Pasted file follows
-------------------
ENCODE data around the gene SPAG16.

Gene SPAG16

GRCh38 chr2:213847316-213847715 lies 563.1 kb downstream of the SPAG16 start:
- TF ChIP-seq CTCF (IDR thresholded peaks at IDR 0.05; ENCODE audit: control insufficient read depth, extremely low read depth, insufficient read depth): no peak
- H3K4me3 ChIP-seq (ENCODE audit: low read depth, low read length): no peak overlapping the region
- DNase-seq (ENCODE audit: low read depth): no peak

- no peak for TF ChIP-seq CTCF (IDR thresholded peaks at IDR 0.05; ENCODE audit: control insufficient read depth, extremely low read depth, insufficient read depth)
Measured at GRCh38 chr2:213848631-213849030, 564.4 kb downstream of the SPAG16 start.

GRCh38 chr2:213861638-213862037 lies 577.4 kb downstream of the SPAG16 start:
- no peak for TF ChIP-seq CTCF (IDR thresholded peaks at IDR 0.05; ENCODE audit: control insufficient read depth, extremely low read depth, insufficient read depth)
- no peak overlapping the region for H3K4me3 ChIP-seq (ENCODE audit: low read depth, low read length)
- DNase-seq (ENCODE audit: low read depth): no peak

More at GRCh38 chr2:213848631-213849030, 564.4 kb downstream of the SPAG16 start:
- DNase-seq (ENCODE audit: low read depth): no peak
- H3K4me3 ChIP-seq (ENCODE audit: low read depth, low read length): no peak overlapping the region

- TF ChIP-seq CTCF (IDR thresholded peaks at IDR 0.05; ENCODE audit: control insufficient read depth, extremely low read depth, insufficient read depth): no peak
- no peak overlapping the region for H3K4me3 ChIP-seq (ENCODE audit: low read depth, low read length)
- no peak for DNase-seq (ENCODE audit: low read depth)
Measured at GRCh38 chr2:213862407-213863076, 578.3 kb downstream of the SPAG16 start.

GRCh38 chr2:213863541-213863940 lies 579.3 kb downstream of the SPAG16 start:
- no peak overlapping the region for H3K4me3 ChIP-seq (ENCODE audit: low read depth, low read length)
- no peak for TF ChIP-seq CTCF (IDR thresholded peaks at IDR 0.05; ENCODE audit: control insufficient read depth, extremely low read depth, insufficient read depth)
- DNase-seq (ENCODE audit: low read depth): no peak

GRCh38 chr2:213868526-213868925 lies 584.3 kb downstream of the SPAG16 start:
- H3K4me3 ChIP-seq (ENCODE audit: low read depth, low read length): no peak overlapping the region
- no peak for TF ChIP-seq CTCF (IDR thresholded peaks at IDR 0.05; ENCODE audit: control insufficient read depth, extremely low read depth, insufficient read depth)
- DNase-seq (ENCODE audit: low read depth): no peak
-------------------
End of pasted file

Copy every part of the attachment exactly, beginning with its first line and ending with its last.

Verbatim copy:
ENCODE data around the gene SPAG16.

Gene SPAG16

GRCh38 chr2:213847316-213847715 lies 563.1 kb downstream of the SPAG16 start:
- TF ChIP-seq CTCF (IDR thresholded peaks at IDR 0.05; ENCODE audit: control insufficient read depth, extremely low read depth, insufficient read depth): no peak
- H3K4me3 ChIP-seq (ENCODE audit: low read depth, low read length): no peak overlapping the region
- DNase-seq (ENCODE audit: low read depth): no peak

- no peak for TF ChIP-seq CTCF (IDR thresholded peaks at IDR 0.05; ENCODE audit: control insufficient read depth, extremely low read depth, insufficient read depth)
Measured at GRCh38 chr2:213848631-213849030, 564.4 kb downstream of the SPAG16 start.

GRCh38 chr2:213861638-213862037 lies 577.4 kb downstream of the SPAG16 start:
- no peak for TF ChIP-seq CTCF (IDR thresholded peaks at IDR 0.05; ENCODE audit: control insufficient read depth, extremely low read depth, insufficient read depth)
- no peak overlapping the region for H3K4me3 ChIP-seq (ENCODE audit: low read depth, low read length)
- DNase-seq (ENCODE audit: low read depth): no peak

More at GRCh38 chr2:213848631-213849030, 564.4 kb downstream of the SPAG16 start:
- DNase-seq (ENCODE audit: low read depth): no peak
- H3K4me3 ChIP-seq (ENCODE audit: low read depth, low read length): no peak overlapping the region

- TF ChIP-seq CTCF (IDR thresholded peaks at IDR 0.05; ENCODE audit: control insufficient read depth, extremely low read depth, insufficient read depth): no peak
- no peak overlapping the region for H3K4me3 ChIP-seq (ENCODE audit: low read depth, low read length)
- no peak for DNase-seq (ENCODE audit: low read depth)
Measured at GRCh38 chr2:213862407-213863076, 578.3 kb downstream of the SPAG16 start.

GRCh38 chr2:213863541-213863940 lies 579.3 kb downstream of the SPAG16 start:
- no peak overlapping the region for H3K4me3 ChIP-seq (ENCODE audit: low read depth, low read length)
- no peak for TF ChIP-seq CTCF (IDR thresholded peaks at IDR 0.05; ENCODE audit: control insufficient read depth, extremely low read depth, insufficient read depth)
- DNase-seq (ENCODE audit: low read depth): no peak

GRCh38 chr2:213868526-213868925 lies 584.3 kb downstream of the SPAG16 start:
- H3K4me3 ChIP-seq (ENCODE audit: low read depth, low read length): no peak overlapping the region
- no peak for TF ChIP-seq CTCF (IDR thresholded peaks at IDR 0.05; ENCODE audit: control insufficient read depth, extremely low read depth, insufficient read depth)
- DNase-seq (ENCODE audit: low read depth): no peak